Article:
02 Feb 2023
Finding joy in family and pilates: Stephen’s emotional AML rollercoaster
Stephen spoke to Leukaemia UK to raise awareness of the signs and symptoms of leukaemia and the importance of getting diagnosed as early as possible.
Leukaemia UK’s ongoing research is looking into how to develop kinder and more effective treatments for patients like Stephen. For example, Dr Konstantinos Tzelepis’ recent research into inhibiting the action of a protein called METTL3, which is now starting clinical trials to see if it could become a vital new treatment for patients like Stephen with acute myeloid leukaemia (AML).
Here’s Stephen’s story…
“The diagnosis was traumatic not just for me but also for my wife and our children,” said Stephen Young. “We have been on an emotional rollercoaster ever since.”
Stephen, who lives in a village near Harrogate, Yorkshire, had been having unexplained symptoms for several weeks. These included nose bleeds, a rash on his face, mouth ulcers shortness of breath and fatigue. Repeated trips to the GP had failed to prompt the need for a blood test – the only way to diagnose leukaemia.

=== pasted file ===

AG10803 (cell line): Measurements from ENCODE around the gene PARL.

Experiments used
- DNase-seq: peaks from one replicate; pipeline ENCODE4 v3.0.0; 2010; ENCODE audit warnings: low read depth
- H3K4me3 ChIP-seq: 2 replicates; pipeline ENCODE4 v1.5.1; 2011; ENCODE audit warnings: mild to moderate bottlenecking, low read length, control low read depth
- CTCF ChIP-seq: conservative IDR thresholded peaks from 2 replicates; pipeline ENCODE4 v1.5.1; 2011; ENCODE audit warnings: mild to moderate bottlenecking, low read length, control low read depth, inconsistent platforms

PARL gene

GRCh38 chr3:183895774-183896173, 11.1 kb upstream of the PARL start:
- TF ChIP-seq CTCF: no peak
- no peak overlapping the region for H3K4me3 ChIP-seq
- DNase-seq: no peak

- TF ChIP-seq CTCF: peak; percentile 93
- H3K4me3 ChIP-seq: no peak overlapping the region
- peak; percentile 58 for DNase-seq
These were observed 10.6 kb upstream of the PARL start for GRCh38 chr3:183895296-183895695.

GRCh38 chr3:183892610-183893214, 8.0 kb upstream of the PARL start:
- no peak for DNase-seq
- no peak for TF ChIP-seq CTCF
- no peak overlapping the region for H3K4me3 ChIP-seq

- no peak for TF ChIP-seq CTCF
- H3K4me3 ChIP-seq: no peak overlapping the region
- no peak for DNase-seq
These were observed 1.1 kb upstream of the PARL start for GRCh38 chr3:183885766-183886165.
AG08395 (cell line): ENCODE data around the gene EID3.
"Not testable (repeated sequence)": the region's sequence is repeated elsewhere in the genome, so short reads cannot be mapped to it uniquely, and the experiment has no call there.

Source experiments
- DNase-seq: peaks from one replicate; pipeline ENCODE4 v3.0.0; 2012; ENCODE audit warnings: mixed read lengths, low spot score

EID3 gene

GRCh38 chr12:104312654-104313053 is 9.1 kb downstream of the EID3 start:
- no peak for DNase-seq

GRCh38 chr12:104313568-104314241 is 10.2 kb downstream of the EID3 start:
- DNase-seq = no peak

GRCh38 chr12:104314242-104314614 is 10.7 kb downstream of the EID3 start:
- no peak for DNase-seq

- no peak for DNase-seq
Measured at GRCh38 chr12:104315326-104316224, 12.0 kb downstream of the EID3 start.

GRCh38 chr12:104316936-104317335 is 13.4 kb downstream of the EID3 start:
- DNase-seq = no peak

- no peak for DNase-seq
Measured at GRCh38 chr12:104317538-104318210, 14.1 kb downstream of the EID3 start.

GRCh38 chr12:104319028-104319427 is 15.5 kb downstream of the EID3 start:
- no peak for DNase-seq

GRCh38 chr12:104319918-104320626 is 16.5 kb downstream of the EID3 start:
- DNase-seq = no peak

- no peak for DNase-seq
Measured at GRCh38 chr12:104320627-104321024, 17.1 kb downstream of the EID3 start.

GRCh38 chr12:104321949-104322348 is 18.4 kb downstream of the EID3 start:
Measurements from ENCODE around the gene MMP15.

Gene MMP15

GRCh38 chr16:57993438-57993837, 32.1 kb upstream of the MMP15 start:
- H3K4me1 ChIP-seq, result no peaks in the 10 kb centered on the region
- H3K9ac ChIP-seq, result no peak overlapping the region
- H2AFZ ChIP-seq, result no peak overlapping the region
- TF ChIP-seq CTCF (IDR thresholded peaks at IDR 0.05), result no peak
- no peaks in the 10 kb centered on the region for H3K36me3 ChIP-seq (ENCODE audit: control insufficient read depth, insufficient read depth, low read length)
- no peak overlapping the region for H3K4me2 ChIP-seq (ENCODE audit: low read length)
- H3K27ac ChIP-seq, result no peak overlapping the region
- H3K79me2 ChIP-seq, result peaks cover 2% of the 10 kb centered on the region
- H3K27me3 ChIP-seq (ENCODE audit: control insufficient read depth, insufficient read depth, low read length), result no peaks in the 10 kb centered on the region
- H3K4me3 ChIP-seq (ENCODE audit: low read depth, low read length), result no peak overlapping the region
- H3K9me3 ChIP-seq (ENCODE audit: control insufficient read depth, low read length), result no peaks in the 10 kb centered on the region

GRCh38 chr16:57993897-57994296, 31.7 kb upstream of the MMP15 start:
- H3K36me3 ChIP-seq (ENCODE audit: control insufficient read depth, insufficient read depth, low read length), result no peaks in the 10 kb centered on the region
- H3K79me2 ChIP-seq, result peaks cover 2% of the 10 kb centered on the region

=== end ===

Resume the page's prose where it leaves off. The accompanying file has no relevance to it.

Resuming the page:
“After the initial shock and trauma of the diagnosis it was crystal clear to my wife, Eugenie, and I that I had been displaying classic leukaemia symptoms for several weeks but these had not been linked as being symptomatic of a bigger health issue,” said 73-year-old Company Chairman Stephen.